A second errant view is naturalism, which views humans as purely physical beings. This view rejects the existence of the soul and reduces all experiences of cognition to physical processes within the brain. This view reduces humans to “meat computers,” and believes all mental and physical problems are corrected through physical means.
The Bible, however, does not depict humans as minds on sticks or meat computers. In an elaborate word study, Anthony Hoekema summarizes the Bible’s ontological view of man with the phrase “psychosomatic unity.” Man has “a physical side and a mental or spiritual side, but we must not separate these two. The human person must be understood as an embodied soul,” and Scripture insists the human “must be seen in his or her totality, not as a composite of different parts.” Esteemed Christian ethicist Russell Moore agrees, “God created us as whole persons, with body and psyche together. . . . We don’t ‘have’ bodies or ‘have’ psyches. We are psychosomatic whole persons, made in the image of God.”
Minirth and Meier explain this understanding of the person implies the “separate dimensions of human nature interact so closely that ‘health’ on one level always impinges on ‘health’ on the other,” and “the state of our mental/emotional health affects our physical well-being, and vice/versa.” This points to a need for a holistic approach to healthcare. Holistic healthcare “emphasize[s] the necessity for looking at the whole person, including physical condition, nutrition, emotional makeup, spiritual state, lifestyle values, and environment.” The holistic view suggests “mental problems should not be thought of as totally distinct from physical problems because neither type of problem is ever separate from the other. . . . The counselor ought not to think of spiritual and mental health as somehow totally separable.” Thus, the Biblical view agrees with the psychiatric contention that physical factors are involved in functions of the mind while refusing the notion that human cognition is reduced to physical processes alone.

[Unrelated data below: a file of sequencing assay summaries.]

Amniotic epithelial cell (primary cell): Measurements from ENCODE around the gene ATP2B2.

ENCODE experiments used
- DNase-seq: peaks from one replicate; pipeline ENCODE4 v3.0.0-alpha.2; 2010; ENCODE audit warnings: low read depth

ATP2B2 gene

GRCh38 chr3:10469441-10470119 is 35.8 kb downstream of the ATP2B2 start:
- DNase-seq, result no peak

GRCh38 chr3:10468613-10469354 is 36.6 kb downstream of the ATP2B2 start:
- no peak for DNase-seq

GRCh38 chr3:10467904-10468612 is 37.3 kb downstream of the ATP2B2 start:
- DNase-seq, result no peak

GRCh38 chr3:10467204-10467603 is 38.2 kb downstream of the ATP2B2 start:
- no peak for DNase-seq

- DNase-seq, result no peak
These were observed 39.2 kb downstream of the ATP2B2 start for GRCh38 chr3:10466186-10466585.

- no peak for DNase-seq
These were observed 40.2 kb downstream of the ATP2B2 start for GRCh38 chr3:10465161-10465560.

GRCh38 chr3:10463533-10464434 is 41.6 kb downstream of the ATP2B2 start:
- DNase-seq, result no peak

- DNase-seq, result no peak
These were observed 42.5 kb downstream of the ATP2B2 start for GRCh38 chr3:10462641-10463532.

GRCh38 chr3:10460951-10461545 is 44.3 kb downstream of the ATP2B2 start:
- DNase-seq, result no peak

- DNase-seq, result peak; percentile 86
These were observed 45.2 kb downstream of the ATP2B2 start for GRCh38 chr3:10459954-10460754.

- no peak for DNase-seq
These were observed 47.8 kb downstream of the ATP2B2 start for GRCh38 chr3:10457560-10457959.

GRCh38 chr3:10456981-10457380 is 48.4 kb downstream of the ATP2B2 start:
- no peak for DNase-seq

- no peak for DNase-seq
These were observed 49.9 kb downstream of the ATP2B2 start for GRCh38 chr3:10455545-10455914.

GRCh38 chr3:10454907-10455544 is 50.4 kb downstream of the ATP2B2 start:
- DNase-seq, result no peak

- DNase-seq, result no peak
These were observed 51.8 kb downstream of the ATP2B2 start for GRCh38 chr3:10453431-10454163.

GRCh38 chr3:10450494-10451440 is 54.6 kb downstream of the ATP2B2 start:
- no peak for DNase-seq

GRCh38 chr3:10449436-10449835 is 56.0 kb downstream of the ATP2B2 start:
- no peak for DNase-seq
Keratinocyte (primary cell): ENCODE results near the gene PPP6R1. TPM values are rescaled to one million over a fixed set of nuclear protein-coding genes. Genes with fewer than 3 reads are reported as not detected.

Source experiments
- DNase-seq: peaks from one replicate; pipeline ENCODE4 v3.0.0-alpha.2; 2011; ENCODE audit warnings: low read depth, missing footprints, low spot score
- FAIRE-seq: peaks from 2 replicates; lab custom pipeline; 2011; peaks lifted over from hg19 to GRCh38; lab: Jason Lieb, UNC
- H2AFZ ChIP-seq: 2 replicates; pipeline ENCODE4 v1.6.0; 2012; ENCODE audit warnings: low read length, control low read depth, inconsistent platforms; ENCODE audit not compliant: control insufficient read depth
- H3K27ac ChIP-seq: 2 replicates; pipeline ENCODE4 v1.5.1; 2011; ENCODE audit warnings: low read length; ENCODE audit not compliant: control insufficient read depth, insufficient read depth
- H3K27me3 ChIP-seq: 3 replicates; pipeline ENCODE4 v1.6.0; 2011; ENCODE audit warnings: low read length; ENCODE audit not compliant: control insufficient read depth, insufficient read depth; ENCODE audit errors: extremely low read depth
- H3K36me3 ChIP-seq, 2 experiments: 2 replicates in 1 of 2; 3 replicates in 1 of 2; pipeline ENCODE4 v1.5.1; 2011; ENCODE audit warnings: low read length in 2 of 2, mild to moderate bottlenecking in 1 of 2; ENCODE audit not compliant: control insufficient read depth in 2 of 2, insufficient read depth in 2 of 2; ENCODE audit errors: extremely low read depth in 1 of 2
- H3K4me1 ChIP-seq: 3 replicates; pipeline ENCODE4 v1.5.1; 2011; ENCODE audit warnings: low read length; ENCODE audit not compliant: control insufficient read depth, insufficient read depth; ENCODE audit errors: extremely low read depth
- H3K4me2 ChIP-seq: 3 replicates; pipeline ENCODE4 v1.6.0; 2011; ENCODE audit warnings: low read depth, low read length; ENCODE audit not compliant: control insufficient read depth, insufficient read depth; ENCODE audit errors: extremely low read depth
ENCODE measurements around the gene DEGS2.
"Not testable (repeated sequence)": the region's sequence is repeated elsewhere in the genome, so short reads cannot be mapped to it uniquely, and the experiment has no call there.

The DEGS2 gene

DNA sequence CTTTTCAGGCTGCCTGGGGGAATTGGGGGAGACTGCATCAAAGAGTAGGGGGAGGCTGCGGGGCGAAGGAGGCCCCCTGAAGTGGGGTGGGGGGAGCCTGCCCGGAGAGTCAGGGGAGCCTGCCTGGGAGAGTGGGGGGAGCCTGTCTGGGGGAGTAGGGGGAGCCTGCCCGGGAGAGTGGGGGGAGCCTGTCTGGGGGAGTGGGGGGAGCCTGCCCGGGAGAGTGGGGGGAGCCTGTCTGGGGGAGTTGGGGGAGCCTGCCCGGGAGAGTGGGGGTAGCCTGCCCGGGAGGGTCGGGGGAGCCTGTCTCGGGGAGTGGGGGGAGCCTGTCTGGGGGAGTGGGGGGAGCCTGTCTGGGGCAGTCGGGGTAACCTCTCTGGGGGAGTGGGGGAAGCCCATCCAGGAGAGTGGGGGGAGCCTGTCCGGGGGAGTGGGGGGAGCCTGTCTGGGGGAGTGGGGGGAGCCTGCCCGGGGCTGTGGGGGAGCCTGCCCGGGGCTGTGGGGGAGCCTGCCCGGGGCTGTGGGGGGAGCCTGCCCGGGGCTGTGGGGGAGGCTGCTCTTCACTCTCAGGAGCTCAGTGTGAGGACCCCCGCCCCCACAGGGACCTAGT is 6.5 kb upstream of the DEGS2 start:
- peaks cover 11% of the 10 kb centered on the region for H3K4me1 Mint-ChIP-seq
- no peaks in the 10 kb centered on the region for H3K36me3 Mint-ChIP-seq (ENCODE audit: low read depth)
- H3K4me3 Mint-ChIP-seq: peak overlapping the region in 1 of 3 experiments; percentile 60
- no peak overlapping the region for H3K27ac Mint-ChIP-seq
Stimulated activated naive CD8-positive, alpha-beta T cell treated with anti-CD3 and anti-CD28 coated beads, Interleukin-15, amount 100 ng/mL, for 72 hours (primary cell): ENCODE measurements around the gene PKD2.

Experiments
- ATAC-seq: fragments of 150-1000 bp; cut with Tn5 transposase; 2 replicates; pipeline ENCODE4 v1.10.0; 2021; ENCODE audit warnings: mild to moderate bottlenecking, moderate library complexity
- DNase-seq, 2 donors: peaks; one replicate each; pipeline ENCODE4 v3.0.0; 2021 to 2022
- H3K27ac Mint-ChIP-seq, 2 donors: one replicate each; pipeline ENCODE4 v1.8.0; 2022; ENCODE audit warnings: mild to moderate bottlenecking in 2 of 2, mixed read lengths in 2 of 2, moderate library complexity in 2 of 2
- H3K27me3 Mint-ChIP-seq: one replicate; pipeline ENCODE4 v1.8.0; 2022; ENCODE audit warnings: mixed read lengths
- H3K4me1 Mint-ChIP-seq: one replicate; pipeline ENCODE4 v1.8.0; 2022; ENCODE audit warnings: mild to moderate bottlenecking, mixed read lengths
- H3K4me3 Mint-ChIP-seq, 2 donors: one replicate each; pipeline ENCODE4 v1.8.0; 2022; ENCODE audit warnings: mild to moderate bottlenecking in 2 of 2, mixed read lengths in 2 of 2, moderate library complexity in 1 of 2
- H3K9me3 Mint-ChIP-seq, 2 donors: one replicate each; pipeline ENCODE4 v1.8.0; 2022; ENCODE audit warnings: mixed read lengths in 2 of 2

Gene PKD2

Reasons to Embrace Psychopharmacology
Crucial to embracing the necessity of psychopharmacology is understanding mental illness involves a “broken brain.” More technically, “schizophrenia is correlated with a chemical imbalance in the brain and causes varying degrees of abnormal behavior,” including “a basic loss of touch with reality.” Similarly, victims of clinical depression have brains with extremely low levels of neurotransmitters. These physical issues are said to be virtually impossible to treat without medication. Prompt medical intervention, however, often alleviates faulty mental function, restores ordinary behavior, and makes full recovery possible for many people.